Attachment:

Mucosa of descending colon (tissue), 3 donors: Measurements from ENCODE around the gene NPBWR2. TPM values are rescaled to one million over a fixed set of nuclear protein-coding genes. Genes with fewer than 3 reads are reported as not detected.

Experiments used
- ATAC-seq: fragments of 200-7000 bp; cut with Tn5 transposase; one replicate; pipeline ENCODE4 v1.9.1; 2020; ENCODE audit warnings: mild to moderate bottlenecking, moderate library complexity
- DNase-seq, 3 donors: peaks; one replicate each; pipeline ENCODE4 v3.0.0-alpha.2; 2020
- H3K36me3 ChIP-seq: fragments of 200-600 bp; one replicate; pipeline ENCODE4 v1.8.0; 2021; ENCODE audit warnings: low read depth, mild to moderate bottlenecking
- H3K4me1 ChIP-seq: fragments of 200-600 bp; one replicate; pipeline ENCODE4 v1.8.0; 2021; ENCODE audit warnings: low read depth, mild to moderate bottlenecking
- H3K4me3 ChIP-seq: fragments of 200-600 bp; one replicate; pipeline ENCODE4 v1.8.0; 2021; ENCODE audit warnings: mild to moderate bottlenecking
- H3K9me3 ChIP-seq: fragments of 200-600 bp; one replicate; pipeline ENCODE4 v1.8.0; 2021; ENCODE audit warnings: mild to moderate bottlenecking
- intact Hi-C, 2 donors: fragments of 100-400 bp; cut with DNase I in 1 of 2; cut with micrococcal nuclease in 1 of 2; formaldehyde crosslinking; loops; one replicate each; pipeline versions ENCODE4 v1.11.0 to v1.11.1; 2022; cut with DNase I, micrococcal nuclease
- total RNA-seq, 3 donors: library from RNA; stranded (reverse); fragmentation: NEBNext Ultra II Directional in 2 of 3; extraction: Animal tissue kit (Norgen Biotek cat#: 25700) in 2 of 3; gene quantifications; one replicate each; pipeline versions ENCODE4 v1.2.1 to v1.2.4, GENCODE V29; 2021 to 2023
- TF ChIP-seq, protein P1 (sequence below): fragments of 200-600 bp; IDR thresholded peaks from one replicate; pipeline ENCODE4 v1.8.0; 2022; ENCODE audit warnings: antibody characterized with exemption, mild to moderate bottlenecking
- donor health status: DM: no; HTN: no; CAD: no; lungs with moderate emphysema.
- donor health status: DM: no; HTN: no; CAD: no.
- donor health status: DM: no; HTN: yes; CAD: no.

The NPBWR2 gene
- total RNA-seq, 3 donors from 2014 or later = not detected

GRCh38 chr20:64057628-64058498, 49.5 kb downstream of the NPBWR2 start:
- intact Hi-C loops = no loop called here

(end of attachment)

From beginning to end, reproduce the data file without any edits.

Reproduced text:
Mucosa of descending colon (tissue), 3 donors: Measurements from ENCODE around the gene NPBWR2. TPM values are rescaled to one million over a fixed set of nuclear protein-coding genes. Genes with fewer than 3 reads are reported as not detected.

Experiments used
- ATAC-seq: fragments of 200-7000 bp; cut with Tn5 transposase; one replicate; pipeline ENCODE4 v1.9.1; 2020; ENCODE audit warnings: mild to moderate bottlenecking, moderate library complexity
- DNase-seq, 3 donors: peaks; one replicate each; pipeline ENCODE4 v3.0.0-alpha.2; 2020
- H3K36me3 ChIP-seq: fragments of 200-600 bp; one replicate; pipeline ENCODE4 v1.8.0; 2021; ENCODE audit warnings: low read depth, mild to moderate bottlenecking
- H3K4me1 ChIP-seq: fragments of 200-600 bp; one replicate; pipeline ENCODE4 v1.8.0; 2021; ENCODE audit warnings: low read depth, mild to moderate bottlenecking
- H3K4me3 ChIP-seq: fragments of 200-600 bp; one replicate; pipeline ENCODE4 v1.8.0; 2021; ENCODE audit warnings: mild to moderate bottlenecking
- H3K9me3 ChIP-seq: fragments of 200-600 bp; one replicate; pipeline ENCODE4 v1.8.0; 2021; ENCODE audit warnings: mild to moderate bottlenecking
- intact Hi-C, 2 donors: fragments of 100-400 bp; cut with DNase I in 1 of 2; cut with micrococcal nuclease in 1 of 2; formaldehyde crosslinking; loops; one replicate each; pipeline versions ENCODE4 v1.11.0 to v1.11.1; 2022; cut with DNase I, micrococcal nuclease
- total RNA-seq, 3 donors: library from RNA; stranded (reverse); fragmentation: NEBNext Ultra II Directional in 2 of 3; extraction: Animal tissue kit (Norgen Biotek cat#: 25700) in 2 of 3; gene quantifications; one replicate each; pipeline versions ENCODE4 v1.2.1 to v1.2.4, GENCODE V29; 2021 to 2023
- TF ChIP-seq, protein P1 (sequence below): fragments of 200-600 bp; IDR thresholded peaks from one replicate; pipeline ENCODE4 v1.8.0; 2022; ENCODE audit warnings: antibody characterized with exemption, mild to moderate bottlenecking
- donor health status: DM: no; HTN: no; CAD: no; lungs with moderate emphysema.
- donor health status: DM: no; HTN: no; CAD: no.
- donor health status: DM: no; HTN: yes; CAD: no.

The NPBWR2 gene
- total RNA-seq, 3 donors from 2014 or later = not detected

GRCh38 chr20:64057628-64058498, 49.5 kb downstream of the NPBWR2 start:
- intact Hi-C loops = no loop called here